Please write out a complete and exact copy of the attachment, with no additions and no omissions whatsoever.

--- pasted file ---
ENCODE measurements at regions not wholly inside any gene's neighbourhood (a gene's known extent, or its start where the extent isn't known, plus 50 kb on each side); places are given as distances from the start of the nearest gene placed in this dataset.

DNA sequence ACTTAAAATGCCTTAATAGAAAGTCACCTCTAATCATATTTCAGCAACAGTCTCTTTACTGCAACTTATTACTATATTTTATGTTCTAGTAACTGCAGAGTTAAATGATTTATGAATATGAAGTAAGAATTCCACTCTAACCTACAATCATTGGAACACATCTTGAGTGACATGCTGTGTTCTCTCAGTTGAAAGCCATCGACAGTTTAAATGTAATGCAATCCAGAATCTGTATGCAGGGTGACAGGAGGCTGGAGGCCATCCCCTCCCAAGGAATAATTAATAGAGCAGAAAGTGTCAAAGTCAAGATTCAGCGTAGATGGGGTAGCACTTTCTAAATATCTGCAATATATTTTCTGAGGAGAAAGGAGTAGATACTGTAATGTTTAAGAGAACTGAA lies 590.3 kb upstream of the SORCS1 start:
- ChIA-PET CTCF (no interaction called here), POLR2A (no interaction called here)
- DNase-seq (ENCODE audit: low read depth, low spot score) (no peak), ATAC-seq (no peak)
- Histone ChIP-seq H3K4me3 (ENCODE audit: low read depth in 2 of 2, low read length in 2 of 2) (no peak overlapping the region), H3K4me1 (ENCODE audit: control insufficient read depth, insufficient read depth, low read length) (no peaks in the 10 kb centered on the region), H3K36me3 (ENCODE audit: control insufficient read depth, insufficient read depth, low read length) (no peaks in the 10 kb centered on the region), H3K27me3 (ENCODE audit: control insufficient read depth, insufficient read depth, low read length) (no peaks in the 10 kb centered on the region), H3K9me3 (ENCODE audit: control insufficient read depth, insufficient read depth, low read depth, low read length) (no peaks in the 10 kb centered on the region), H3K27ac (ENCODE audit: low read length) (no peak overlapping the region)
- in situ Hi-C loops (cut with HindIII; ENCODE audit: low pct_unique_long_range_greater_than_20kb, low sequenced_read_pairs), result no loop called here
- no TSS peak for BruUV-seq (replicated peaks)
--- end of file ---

ENCODE measurements at regions not wholly inside any gene's neighbourhood (a gene's known extent, or its start where the extent isn't known, plus 50 kb on each side); places are given as distances from the start of the nearest gene placed in this dataset.

DNA sequence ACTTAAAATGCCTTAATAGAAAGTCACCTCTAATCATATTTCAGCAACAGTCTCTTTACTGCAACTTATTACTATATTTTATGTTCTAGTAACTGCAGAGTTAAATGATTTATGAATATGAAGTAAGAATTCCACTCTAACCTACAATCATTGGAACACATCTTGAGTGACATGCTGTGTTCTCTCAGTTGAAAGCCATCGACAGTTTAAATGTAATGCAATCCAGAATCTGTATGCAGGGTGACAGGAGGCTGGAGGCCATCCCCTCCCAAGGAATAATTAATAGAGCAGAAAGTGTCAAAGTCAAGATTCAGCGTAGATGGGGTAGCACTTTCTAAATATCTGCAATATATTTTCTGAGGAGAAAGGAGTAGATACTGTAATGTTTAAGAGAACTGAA lies 590.3 kb upstream of the SORCS1 start:
- ChIA-PET CTCF (no interaction called here), POLR2A (no interaction called here)
- DNase-seq (ENCODE audit: low read depth, low spot score) (no peak), ATAC-seq (no peak)
- Histone ChIP-seq H3K4me3 (ENCODE audit: low read depth in 2 of 2, low read length in 2 of 2) (no peak overlapping the region), H3K4me1 (ENCODE audit: control insufficient read depth, insufficient read depth, low read length) (no peaks in the 10 kb centered on the region), H3K36me3 (ENCODE audit: control insufficient read depth, insufficient read depth, low read length) (no peaks in the 10 kb centered on the region), H3K27me3 (ENCODE audit: control insufficient read depth, insufficient read depth, low read length) (no peaks in the 10 kb centered on the region), H3K9me3 (ENCODE audit: control insufficient read depth, insufficient read depth, low read depth, low read length) (no peaks in the 10 kb centered on the region), H3K27ac (ENCODE audit: low read length) (no peak overlapping the region)
- in situ Hi-C loops (cut with HindIII; ENCODE audit: low pct_unique_long_range_greater_than_20kb, low sequenced_read_pairs), result no loop called here
- no TSS peak for BruUV-seq (replicated peaks)